Section 32[12] provides for contingent contract where the contract can be performed only on the happening or non-happening of a certain pre-decided event. In case a license agreement is in the form of a contingent contract, this section may be applicable. One common situation which applies to all is the continued permission on the payment of the rent money. This is the condition which licensors would look to exploit. Section 56[13] voids agreements to do an impossible act. It also covers situations of subsequent impossibility as the case may be due to COVID-19.[14] For example, the promise of paying timely rent when the licensee has no income, etc. However, the Supreme Court has held that the pandemic cannot be a blanket force majeure clause and will not apply if the contract can be fulfilled even partially and that force majeure clauses may apply only if they mention a lockdown along with pandemic or epidemic as the lockdown is the main reason for the non-ability to perform.

Arguments for Licensors

  • Even during a force majeure event, it does not incapacitate or prevent Licensees from performing their obligations, i.e. paying rent unless there is a specific provision in the Agreement which gives the right to the Licensee to suspend such obligation.[15]

  • Liquidity issues or pecuniary arising out of the Lockdown cannot be used a defence for refusal to pay rent.[16] Therefore, regardless of the loss, whether actual or notional, caused to the Licensee on account of stoppage of business operations, it cannot be a reason for deferring rent payments.

  • Any machinery, stock in trade, equipment, furniture and fixtures nonetheless occupying the premises, even if the licensee is not occupying means that the premises continue to be 'in use', thus meriting continued rent payments.[17]

  • The Lockdown cannot be equated with other Force Majeure events such as earthquakes, fires, hurricanes etc, which cause immense physical damage to the premises making it impossible to use, which is a requirement to apply Section 62(d) of the Indian Easements Act, 1882. Lockdown restrictions are characterised by temporary fittings which are now & then being lifted, hence do not affect the long-term usefulness of the property.[18]

The Way Forward

License agreements clearly favour the landlord, i.e., the licensor rather than the licensee in numerous ways. It is becoming increasingly popular in the metropolitan cities, the smart cities & even in modern urbane.[19] Landlords are becoming increasingly aware of its benefits. However, license law in India must always be assessed along with the rent laws of the particular state. The Model Tenancy Act, 2019 brought about many changes to the existing rent control laws and systems in India.[20] Moreover, the current registration process for licenses is digitalized but has proven to be extremely problematic rather than convenient as state governments do not have the necessary infrastructure to function smoothly.[21] A second advancement in leave and license laws is the prohibition of merely notarizing the agreement. The third advancement therefore, is that no police verification will be granted or those agreements which are not registered. For instance, applying for visas and passports requires a police verification or background check whereby the police issue a No Objection Certificate (NOC). There is a possibility that this will not be granted if the agreement is merely notarised and not registered.[22] Fourthly, licensees were earlier required to visit the police station for a background check before their agreement could be registered. The Department of Registrars proposes to introduce a virtual file sharing platform with police stations so that delays are reduced and licensees no longer have to personally visit the police station as the check will be conducted online.[23] Lastly, license agreements are becoming more popular for residential purposes whereas earlier, it was greatly for commercial purposes only. Thus, India might see this domain of property law come in spotlight in near future.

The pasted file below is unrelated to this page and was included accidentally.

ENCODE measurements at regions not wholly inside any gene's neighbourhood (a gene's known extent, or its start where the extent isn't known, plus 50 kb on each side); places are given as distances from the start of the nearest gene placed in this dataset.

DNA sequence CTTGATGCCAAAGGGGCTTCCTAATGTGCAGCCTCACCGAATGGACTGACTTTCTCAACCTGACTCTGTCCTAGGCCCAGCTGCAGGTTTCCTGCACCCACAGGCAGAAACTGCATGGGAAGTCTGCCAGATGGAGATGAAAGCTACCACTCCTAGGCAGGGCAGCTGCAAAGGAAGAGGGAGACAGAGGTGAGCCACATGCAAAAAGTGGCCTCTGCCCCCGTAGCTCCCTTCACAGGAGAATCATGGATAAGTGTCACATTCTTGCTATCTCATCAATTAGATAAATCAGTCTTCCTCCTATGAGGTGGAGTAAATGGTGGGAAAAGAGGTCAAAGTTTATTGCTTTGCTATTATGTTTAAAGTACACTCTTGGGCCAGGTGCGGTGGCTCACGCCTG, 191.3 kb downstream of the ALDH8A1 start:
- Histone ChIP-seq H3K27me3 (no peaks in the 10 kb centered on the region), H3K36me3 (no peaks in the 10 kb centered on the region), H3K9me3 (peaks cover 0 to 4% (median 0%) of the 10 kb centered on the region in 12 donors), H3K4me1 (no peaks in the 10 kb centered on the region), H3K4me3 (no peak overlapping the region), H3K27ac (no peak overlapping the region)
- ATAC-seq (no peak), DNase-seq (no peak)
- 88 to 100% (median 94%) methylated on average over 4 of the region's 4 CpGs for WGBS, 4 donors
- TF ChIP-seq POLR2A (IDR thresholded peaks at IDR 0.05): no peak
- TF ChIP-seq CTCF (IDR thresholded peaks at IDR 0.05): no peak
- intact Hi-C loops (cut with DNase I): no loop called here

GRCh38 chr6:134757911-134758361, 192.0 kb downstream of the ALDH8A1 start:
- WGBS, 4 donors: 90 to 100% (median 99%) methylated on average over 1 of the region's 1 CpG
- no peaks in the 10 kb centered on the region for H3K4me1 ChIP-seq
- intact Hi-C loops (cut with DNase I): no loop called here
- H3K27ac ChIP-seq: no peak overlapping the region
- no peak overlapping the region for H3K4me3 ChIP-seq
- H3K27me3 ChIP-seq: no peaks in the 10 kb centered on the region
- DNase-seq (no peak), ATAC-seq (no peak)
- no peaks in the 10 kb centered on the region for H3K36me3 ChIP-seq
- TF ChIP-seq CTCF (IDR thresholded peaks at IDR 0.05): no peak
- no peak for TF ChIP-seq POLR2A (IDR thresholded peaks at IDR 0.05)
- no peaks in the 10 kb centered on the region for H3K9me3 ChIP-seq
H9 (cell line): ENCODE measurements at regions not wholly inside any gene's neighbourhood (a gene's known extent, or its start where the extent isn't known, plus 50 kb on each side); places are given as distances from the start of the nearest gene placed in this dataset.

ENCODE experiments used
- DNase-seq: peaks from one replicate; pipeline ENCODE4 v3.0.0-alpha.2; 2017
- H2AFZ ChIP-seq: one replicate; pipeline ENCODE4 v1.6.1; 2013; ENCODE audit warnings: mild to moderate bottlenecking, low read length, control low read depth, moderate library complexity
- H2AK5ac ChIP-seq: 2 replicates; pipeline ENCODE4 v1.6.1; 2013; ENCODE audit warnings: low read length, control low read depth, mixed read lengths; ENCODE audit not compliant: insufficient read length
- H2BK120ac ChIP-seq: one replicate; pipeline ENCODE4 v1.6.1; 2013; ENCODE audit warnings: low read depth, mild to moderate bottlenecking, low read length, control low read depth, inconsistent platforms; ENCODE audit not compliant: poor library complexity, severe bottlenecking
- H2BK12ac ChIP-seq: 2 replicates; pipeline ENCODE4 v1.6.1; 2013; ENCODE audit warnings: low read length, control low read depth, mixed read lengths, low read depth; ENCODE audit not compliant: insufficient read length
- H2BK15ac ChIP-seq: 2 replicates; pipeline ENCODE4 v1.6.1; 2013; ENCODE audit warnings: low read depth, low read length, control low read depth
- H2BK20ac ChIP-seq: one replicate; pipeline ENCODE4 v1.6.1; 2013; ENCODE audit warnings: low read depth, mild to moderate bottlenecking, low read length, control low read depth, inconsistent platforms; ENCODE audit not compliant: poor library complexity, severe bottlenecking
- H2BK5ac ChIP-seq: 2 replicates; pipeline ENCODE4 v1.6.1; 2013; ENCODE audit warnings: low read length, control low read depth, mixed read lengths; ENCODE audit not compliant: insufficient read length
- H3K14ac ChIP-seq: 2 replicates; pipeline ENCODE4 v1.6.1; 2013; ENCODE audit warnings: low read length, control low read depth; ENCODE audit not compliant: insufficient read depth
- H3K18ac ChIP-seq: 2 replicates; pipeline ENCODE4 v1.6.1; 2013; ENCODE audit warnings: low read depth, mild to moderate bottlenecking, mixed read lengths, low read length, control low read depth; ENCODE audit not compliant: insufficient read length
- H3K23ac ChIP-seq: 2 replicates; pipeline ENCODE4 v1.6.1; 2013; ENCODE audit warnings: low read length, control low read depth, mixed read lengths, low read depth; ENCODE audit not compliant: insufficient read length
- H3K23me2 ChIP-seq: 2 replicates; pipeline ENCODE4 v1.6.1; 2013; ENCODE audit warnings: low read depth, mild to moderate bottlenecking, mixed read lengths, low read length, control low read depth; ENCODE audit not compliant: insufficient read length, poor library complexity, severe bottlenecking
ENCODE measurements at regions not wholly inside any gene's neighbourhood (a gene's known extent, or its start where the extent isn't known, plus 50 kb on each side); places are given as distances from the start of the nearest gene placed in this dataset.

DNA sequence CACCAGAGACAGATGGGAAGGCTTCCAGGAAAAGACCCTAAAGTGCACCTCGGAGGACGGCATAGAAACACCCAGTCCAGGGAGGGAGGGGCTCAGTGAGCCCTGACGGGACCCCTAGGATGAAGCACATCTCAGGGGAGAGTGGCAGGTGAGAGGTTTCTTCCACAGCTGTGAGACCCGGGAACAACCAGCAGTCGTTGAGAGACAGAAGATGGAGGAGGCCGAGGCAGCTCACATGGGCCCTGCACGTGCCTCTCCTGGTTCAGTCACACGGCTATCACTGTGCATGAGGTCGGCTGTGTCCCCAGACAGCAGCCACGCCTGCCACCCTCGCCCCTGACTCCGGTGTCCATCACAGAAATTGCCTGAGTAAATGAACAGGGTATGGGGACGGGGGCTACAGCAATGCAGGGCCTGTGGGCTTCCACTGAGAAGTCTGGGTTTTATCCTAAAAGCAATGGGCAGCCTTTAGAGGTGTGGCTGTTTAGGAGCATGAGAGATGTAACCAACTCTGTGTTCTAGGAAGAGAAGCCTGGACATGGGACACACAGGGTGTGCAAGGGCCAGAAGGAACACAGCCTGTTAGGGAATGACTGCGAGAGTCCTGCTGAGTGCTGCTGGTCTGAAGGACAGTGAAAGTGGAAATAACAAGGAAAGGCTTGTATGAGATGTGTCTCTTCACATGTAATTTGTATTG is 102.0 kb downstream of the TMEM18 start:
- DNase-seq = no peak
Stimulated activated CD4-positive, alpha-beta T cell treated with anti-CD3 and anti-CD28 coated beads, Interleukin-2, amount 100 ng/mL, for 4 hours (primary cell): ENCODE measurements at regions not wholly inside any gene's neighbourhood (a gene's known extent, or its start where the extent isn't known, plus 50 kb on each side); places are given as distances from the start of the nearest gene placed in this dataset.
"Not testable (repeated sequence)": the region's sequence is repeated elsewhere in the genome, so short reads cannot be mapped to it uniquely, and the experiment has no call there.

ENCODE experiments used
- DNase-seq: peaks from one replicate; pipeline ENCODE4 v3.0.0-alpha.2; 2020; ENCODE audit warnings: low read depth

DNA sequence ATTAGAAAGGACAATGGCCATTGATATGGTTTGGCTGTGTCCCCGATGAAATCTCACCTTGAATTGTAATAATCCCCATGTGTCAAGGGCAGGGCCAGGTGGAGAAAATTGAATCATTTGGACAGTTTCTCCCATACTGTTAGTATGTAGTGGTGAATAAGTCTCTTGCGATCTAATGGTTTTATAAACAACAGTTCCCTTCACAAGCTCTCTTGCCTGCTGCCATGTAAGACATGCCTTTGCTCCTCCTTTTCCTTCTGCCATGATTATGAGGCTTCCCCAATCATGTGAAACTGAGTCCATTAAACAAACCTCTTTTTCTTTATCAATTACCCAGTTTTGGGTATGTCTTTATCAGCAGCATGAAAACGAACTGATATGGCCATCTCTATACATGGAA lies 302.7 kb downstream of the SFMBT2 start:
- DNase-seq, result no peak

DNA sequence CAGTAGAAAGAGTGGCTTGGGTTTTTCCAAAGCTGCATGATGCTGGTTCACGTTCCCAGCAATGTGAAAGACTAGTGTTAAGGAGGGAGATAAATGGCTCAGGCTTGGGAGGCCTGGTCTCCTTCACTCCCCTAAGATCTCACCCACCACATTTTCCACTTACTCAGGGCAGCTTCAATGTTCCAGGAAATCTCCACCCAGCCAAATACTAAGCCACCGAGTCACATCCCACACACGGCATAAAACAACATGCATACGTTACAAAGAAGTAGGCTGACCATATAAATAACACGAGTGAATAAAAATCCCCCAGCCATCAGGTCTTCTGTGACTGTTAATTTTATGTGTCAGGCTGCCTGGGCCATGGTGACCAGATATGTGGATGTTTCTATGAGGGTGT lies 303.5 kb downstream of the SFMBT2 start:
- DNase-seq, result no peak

Concluding Pointers: State governments and registrars might focus on strengthening their digital infrastructure to handle the load & pressure of online registrations which had been made mandatory. Secondly, all State governments may ensure that fraudulent & malafide notarisation of license agreements is prevented.

[The author is a student of Law at the KIIT School of Law.]

Notes and References

[1] Definition of ‘License’, Refer, <>, accessed 14 July 2020. [2] Associated Hotels of India Ltd. vs. R.N. Kapoor, 1959 AIR 1262. [3] Id. [4] COVID – 19, Chaos & Commercial leases, Arun Mohan & Keerthikiran Murali, Bar & Bench. Available at <>, accessed 14 July 2020. [5] As reported in various columns. See, <>; See also, <>; See generally, <>, accessed 5 July 2020. [6] Refer, <>, accessed 3 July 2020. [7] For the orders, Refer <>, accessed 14 July 2020. [8] Reported and observed in news articles & columns. See, <>; See also, <>; See generally, <>, accessed 14 July 2020. [9] Raja Dhruv Dev Chand v. Raja Harmohinder Singh, 1968 AIR 1024. [10] The Transfer of Property Act, 1882. [11] Deep, ‘Can a lessee/licensee suspend paying rent till lockdown subsists in case of commercial lease or license?’ (Bulwark Solicitors, 10 May 2020). Available at, <; accessed 14 July 2020. [12] The Indian Contract Act, 1872. [13] The Indian Contract Act, 1872. [14] LexCounsel Law Offices, ‘Possibility of Non-Payment of Lease Rent Due to COVID-19’ (International Law Network, 8 April 2020). Available at, <>, accessed 14 July 2020. [15] For detailed data wise analysis. Refer, <>; See generally, <>, accessed 3 July 2020. [16] Id. [17] Idem. [18] Id. [19] Supra note 1. [20] The Modern Tenancy Act, 2019. Available at <>; accessed 5 July 2020. [21]As Reported in News Articles & Blog sites. See, <>; See generally, <>, accessed 3 July 2020. [22] Abhishek Sharmaet al, ‘Real Estate’s ride through Covid-19 and way forward’ (India Corporate Law: A Cyril AmarchandMangaldas Blog, 13 April 2020), Available at <>, accessed 14 July 2020. [23] DivyaMalcomm, (Covid-19: Forcing Force Majeure – and Resisting [decoding the if and buts of leases], 11 April 2020) < >, accessed 14 July 2020.